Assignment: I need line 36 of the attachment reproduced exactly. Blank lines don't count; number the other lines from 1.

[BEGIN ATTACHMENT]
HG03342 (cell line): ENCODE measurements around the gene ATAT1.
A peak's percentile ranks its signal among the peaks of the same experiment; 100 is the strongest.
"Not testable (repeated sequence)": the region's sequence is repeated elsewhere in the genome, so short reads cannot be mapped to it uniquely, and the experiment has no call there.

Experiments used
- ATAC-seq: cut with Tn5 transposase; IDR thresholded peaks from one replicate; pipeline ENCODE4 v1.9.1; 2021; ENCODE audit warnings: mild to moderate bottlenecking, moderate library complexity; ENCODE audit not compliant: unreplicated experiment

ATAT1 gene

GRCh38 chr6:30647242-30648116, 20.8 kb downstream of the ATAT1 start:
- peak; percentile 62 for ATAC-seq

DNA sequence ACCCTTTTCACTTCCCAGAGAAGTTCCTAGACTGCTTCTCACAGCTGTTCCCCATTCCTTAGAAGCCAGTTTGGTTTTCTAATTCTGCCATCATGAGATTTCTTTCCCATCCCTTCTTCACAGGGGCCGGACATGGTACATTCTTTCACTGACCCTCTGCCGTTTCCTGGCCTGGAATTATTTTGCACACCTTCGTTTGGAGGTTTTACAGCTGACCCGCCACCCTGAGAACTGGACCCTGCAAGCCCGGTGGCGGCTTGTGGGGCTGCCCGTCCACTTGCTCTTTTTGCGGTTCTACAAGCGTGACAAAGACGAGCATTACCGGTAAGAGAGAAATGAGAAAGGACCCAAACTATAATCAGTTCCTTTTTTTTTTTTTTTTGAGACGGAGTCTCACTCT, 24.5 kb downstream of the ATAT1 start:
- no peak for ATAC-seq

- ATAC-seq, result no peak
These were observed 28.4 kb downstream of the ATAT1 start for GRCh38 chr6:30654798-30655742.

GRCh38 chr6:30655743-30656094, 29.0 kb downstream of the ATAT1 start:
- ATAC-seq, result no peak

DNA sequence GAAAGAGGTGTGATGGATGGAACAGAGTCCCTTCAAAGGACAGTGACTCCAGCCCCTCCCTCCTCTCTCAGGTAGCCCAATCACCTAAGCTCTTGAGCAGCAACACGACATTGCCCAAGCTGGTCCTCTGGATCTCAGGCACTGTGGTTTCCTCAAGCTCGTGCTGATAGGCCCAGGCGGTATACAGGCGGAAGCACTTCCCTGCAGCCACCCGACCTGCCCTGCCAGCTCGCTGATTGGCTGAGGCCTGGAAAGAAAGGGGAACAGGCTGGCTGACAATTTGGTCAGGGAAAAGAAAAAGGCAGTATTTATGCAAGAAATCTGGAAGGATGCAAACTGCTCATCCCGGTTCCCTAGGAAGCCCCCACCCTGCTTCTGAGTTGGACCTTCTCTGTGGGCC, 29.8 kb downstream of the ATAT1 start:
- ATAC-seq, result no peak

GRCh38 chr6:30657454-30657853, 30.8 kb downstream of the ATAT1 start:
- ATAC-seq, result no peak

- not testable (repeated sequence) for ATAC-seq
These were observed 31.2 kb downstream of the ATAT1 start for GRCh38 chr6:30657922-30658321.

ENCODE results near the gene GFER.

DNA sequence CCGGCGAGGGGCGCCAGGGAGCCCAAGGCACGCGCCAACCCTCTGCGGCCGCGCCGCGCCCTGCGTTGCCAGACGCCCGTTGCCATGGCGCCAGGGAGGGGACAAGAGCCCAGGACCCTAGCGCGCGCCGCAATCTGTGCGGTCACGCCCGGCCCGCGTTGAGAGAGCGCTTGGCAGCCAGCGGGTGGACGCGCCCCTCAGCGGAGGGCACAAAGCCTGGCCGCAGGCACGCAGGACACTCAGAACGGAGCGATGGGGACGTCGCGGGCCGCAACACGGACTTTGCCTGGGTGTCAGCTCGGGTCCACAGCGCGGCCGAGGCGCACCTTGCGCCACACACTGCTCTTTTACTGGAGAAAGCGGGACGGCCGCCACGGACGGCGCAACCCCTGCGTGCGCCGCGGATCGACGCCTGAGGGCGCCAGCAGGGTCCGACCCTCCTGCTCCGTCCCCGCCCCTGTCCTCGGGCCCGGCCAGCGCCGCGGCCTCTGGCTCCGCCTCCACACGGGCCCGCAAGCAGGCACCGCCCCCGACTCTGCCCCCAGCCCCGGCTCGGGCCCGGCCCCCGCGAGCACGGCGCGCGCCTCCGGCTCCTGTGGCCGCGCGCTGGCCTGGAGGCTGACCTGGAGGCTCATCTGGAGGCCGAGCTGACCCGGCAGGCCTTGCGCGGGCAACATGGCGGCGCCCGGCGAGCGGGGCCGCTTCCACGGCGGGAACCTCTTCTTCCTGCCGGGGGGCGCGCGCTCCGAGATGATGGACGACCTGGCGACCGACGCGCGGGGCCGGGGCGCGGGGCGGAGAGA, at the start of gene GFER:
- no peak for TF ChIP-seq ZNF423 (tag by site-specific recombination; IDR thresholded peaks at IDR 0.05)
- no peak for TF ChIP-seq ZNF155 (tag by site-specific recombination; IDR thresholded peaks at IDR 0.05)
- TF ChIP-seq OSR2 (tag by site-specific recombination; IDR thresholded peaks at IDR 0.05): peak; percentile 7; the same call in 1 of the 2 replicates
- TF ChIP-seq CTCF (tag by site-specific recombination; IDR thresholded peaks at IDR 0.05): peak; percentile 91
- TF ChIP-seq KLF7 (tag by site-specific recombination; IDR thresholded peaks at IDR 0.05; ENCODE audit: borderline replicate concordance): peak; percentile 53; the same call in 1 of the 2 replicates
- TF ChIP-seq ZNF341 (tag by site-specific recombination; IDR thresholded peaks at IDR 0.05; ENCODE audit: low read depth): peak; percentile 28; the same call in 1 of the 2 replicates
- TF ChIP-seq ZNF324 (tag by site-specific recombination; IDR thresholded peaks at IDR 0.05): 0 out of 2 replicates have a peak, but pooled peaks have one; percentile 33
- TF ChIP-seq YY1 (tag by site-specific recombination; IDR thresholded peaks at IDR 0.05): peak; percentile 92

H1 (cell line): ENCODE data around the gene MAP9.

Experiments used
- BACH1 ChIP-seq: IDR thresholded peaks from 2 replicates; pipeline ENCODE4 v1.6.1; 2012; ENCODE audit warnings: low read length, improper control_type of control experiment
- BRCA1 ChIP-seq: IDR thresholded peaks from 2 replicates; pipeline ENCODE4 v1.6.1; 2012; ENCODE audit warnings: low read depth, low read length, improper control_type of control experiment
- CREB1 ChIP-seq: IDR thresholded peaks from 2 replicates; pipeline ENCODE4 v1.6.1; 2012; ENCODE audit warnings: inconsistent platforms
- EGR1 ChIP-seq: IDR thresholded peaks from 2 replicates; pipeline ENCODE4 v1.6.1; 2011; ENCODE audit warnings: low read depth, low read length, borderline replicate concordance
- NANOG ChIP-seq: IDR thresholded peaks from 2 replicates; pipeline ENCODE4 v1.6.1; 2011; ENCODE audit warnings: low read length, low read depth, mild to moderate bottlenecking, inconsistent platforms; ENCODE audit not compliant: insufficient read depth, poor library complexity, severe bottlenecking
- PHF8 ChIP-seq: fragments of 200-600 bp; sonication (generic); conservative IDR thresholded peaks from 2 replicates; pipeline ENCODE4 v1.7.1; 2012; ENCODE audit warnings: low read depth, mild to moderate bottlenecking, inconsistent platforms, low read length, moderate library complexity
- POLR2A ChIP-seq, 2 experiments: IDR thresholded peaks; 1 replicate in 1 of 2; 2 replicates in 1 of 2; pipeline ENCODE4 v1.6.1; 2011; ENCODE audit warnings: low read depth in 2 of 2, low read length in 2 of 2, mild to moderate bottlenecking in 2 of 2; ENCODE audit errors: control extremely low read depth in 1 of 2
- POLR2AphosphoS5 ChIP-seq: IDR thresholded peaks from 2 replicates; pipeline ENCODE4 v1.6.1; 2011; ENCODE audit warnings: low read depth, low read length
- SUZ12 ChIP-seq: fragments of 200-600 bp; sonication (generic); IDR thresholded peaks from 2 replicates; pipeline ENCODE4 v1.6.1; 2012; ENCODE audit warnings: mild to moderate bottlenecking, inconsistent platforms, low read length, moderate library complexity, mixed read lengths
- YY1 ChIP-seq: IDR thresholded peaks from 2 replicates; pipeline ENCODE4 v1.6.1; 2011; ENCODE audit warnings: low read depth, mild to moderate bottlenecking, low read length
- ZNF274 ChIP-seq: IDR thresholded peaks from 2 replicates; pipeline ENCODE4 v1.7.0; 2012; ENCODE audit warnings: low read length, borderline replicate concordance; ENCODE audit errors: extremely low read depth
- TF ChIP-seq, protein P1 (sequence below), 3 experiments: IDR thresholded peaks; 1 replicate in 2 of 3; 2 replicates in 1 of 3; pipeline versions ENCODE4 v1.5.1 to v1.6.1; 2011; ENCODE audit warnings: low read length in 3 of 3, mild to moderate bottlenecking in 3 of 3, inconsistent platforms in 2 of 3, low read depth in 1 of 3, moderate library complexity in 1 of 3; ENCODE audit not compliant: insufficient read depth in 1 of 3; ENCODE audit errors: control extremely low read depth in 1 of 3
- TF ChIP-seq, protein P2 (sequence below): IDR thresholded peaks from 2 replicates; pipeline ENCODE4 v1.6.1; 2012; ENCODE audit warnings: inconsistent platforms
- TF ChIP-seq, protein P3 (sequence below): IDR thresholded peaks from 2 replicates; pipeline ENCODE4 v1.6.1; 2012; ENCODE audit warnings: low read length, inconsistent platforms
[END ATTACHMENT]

- EGR1 ChIP-seq: IDR thresholded peaks from 2 replicates; pipeline ENCODE4 v1.6.1; 2011; ENCODE audit warnings: low read depth, low read length, borderline replicate concordance